Recognizing and Treating Childhood Ear Infections
Ear infections are a common reason for bringing kids to see a health care provider. The infections can strike at any age, but children are much more likely to get them than adults. In fact, five out of six children will have at least one ear infection by the time they’re 3 years old.
Ear infections are usually caused by bacteria, or sometimes a virus. They often arise after a sore throat, cold, flu, or other breathing-related infection. The infection can cause swelling and fluid buildup behind the eardrum. This can lead to the most common type of ear infection, called a middle ear infection or acute otitis media. Affected children may have ear pain (or earache), a fever, fussiness and crying, or trouble sleeping.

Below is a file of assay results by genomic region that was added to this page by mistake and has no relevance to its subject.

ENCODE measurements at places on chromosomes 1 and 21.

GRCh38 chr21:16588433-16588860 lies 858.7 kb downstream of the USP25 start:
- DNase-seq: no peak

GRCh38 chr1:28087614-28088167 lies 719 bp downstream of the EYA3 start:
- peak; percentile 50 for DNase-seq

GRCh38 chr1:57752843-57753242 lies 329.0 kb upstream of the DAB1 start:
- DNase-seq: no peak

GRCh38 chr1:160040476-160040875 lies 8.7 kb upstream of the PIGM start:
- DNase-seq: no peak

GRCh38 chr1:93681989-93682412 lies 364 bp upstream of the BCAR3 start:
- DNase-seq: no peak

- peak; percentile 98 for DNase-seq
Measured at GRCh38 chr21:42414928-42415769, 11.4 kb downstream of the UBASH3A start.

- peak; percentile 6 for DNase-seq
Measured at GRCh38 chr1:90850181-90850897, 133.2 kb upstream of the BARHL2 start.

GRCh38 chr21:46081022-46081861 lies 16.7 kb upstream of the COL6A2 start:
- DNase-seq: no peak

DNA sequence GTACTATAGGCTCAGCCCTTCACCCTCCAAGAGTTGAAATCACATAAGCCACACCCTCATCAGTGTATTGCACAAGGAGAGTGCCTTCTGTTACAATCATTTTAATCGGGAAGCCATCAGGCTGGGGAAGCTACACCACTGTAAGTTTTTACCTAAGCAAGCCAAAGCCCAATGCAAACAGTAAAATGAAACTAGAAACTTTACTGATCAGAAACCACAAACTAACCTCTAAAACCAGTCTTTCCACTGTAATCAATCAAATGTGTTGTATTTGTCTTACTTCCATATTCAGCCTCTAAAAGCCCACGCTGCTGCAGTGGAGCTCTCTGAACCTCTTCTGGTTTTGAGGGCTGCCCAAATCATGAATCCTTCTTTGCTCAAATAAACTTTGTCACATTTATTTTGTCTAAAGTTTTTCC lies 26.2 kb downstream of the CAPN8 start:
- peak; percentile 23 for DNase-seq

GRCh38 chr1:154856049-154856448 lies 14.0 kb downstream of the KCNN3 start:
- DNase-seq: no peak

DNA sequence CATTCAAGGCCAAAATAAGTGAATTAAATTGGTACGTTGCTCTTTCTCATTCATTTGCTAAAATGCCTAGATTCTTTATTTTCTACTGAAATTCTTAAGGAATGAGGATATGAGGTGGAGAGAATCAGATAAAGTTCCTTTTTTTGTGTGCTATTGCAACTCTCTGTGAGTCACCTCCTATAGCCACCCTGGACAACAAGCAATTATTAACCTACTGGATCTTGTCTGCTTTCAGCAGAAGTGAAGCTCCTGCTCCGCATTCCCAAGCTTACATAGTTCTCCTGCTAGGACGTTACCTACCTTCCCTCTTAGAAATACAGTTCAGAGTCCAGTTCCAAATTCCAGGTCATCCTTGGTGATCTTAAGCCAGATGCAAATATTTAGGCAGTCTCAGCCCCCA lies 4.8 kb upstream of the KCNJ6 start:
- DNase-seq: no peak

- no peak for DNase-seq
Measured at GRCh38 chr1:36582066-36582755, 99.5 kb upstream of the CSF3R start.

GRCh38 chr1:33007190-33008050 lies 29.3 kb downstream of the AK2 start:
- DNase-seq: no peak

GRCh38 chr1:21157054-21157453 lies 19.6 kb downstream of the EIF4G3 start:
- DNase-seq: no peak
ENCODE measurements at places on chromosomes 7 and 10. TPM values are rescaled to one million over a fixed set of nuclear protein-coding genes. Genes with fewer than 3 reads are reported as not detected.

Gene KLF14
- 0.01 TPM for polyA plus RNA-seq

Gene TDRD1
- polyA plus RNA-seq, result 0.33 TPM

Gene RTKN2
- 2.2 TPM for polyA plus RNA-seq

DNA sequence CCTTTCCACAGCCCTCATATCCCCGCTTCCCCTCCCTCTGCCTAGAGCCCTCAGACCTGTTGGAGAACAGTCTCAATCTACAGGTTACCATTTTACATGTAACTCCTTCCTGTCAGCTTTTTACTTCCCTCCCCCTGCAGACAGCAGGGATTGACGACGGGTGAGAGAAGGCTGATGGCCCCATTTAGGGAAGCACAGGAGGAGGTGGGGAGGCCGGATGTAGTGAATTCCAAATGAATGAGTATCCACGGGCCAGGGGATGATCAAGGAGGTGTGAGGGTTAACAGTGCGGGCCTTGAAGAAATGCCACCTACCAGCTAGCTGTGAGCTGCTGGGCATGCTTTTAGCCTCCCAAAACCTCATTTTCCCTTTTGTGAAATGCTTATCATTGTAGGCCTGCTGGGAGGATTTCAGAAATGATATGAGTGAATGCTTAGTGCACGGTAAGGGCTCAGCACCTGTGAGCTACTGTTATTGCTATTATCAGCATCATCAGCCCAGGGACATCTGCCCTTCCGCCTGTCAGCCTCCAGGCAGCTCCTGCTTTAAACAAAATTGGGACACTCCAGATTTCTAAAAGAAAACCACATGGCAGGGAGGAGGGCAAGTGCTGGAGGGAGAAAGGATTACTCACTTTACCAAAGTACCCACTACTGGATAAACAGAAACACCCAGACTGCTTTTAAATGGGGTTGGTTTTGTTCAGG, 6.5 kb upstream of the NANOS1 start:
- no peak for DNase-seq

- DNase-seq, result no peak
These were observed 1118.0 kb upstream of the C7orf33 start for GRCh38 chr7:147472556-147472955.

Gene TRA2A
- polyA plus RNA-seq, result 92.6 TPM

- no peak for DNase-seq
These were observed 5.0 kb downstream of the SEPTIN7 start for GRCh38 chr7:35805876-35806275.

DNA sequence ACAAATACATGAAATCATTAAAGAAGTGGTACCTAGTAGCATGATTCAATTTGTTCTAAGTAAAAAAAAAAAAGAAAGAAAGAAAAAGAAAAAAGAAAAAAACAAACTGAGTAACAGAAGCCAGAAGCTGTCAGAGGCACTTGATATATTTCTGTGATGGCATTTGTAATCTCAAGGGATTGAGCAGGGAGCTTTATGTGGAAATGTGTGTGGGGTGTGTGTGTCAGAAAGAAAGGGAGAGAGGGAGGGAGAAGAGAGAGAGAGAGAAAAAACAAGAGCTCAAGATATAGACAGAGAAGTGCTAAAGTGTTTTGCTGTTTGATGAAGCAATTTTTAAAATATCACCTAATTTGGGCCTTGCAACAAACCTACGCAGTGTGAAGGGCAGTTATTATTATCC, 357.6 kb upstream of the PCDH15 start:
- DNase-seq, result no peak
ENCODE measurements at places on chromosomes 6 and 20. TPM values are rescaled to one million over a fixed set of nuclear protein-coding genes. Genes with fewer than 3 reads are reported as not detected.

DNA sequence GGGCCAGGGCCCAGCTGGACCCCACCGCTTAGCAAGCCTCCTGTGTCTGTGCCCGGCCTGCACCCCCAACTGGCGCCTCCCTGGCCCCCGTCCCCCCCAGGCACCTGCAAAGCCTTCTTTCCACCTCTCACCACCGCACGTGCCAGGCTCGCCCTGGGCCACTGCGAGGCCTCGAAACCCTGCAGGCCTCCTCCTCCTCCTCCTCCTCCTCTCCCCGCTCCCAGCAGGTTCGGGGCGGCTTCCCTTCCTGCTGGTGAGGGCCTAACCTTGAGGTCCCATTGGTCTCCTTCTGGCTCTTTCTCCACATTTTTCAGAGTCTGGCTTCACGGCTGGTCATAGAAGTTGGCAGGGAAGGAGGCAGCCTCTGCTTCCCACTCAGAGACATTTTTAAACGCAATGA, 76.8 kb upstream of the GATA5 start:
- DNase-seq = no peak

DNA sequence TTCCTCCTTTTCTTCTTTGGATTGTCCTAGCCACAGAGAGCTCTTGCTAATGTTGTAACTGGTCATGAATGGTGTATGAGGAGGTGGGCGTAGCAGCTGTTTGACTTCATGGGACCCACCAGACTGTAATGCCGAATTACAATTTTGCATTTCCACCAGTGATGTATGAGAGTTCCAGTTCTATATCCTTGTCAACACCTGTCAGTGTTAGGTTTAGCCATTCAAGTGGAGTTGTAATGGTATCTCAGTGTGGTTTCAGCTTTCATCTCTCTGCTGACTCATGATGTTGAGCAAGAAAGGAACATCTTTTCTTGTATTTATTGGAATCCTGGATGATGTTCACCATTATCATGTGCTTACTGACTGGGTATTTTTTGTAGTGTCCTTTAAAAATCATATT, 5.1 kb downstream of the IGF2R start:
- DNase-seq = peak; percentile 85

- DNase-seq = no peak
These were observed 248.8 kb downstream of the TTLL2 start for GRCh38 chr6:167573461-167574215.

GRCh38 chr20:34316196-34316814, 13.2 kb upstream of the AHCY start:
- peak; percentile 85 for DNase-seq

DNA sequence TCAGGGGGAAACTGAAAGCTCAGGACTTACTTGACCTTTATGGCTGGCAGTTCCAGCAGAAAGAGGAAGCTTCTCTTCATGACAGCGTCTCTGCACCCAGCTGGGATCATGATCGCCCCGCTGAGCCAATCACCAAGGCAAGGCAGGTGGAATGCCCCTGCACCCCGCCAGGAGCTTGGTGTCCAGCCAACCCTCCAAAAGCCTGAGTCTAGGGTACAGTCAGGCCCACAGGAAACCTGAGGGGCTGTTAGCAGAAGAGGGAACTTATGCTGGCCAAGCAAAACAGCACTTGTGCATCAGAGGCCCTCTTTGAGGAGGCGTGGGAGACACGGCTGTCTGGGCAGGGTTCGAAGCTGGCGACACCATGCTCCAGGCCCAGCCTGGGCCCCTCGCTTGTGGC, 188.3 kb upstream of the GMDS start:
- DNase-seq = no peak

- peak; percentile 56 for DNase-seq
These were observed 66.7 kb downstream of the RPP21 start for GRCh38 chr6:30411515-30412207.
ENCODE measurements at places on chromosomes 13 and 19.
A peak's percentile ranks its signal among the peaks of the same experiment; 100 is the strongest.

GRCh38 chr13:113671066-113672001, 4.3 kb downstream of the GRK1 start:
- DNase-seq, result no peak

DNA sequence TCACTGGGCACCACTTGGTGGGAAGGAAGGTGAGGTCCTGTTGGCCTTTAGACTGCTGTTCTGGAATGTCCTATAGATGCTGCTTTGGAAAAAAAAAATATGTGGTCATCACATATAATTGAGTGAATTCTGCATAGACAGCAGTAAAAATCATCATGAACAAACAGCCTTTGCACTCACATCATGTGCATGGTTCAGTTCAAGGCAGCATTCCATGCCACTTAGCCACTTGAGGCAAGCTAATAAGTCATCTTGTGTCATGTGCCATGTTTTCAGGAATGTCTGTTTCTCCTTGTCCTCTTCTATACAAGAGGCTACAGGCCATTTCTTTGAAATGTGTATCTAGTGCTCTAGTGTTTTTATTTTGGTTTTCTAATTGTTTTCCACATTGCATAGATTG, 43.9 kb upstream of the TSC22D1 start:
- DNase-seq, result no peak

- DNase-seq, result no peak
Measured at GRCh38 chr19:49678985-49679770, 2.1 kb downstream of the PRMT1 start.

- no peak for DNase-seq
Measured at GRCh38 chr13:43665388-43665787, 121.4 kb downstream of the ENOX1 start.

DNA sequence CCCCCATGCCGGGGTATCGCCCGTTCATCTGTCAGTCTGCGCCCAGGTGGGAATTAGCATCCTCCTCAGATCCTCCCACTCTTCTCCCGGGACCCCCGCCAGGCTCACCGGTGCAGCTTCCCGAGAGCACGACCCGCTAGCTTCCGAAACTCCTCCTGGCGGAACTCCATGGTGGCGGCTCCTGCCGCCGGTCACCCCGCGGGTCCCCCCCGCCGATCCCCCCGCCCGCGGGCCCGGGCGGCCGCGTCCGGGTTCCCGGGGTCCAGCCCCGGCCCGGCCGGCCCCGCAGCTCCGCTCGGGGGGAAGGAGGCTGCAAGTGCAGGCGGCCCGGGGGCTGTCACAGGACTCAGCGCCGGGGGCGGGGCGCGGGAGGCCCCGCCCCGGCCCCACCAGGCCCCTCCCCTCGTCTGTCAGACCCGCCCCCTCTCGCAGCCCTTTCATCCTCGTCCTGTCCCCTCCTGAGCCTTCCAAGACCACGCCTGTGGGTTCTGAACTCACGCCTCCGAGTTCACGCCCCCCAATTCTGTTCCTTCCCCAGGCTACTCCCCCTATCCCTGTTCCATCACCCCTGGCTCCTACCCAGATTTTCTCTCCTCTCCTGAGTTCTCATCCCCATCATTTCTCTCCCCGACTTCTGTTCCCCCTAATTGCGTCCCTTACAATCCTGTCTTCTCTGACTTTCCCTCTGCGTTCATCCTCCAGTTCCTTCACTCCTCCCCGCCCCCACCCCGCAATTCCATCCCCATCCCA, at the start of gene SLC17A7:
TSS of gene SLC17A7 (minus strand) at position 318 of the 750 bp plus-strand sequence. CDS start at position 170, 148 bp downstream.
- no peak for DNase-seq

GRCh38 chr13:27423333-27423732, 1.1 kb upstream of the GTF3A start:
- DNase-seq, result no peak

To diagnose an ear infection, a health care provider may look at the eardrum by using a lighted instrument called an otoscope. A similar instrument may blow a puff of air into the ear canal to check for fluid behind the eardrum. If a bacterial infection is found, the doctor may prescribe an antibiotic. Over-the-counter pain relievers or eardrops may be recommended to help with fever and pain.
One of the best ways to prevent ear infections is to take steps to avoid getting colds or the flu. Encourage your family to wash hands often to prevent the spread of germs. Make sure your child gets the influenza (flu) vaccine each year, and ask your doctor about other vaccines that can help block infections. Limit your child’s exposure to other kids if your child or their playmates are sick. Learn more about ear infections.
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